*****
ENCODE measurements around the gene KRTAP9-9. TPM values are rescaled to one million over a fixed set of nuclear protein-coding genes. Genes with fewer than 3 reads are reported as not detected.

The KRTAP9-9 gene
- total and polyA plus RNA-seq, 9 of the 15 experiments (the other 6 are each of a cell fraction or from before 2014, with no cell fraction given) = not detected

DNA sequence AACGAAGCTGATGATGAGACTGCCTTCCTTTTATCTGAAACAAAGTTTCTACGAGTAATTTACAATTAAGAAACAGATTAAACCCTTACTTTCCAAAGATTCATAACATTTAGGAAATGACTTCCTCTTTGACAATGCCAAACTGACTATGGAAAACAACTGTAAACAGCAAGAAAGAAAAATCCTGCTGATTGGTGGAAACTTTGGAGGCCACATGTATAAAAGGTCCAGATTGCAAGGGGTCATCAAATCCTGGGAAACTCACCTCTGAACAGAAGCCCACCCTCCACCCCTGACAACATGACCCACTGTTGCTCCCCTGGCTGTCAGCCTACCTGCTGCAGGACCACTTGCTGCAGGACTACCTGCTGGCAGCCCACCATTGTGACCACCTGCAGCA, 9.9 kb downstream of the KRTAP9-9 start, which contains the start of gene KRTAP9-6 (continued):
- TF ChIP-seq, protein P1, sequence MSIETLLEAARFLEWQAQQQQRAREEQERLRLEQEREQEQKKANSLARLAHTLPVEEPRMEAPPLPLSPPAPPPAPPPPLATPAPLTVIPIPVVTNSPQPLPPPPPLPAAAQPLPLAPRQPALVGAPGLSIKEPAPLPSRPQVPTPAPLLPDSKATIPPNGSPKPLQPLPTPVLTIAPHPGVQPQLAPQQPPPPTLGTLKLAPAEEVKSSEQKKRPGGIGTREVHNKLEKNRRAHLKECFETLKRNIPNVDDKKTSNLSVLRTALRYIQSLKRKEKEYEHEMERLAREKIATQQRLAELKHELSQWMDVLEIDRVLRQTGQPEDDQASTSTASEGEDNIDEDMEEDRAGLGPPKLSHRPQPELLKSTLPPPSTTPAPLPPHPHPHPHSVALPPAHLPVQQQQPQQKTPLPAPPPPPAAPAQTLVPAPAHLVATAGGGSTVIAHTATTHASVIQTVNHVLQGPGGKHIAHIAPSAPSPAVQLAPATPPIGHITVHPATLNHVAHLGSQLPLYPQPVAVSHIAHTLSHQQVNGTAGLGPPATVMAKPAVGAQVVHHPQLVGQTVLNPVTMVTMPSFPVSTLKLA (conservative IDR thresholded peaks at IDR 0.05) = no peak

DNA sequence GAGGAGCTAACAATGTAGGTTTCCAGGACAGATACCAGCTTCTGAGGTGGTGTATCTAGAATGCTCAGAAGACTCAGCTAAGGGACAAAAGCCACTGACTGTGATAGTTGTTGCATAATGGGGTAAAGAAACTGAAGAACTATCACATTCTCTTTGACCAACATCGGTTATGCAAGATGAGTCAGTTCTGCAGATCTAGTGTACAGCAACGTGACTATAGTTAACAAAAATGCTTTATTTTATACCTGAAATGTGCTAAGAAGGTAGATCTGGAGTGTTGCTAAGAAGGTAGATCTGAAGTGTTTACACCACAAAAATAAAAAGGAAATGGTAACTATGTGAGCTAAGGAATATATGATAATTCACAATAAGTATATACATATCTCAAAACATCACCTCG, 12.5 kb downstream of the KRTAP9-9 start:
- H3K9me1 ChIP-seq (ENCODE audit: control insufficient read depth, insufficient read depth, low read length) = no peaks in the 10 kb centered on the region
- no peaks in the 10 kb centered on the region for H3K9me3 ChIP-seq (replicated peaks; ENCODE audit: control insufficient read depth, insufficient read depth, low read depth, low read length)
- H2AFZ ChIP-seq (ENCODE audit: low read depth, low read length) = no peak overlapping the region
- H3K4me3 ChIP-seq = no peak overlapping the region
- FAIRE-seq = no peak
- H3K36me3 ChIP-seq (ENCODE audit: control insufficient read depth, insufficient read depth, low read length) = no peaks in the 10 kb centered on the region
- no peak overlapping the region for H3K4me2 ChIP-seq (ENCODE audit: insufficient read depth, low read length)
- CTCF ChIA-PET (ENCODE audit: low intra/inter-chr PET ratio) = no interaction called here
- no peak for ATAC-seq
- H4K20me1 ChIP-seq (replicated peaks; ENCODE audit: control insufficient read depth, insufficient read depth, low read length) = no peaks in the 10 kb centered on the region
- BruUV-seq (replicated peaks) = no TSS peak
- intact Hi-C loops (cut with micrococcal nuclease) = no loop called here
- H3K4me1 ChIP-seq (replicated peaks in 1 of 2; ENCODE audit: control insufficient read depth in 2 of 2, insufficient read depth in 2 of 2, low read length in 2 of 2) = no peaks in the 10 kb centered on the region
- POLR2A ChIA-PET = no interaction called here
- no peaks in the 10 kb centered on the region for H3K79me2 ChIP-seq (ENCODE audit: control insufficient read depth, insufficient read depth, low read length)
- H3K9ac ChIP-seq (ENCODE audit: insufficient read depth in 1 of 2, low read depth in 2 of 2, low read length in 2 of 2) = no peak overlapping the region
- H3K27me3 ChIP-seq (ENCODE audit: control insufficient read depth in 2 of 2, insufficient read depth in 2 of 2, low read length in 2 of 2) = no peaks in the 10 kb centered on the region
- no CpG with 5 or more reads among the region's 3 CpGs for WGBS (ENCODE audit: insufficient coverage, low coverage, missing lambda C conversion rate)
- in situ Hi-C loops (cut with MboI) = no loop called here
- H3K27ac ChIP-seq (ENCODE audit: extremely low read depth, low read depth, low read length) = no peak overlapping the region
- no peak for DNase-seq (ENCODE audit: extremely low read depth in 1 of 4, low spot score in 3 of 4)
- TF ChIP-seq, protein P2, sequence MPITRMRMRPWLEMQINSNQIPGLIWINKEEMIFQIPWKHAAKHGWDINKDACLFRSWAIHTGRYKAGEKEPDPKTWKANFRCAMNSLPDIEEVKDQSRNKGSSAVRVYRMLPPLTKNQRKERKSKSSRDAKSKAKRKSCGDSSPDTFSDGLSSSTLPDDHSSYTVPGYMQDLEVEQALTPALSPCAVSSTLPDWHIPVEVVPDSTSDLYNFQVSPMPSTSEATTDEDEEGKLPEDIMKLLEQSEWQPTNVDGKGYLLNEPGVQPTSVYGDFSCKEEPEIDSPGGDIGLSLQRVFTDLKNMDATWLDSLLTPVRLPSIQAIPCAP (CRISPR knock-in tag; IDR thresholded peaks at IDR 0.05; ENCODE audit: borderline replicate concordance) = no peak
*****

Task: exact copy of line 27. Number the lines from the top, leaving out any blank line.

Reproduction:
- no peak for DNase-seq (ENCODE audit: extremely low read depth in 1 of 4, low spot score in 3 of 4)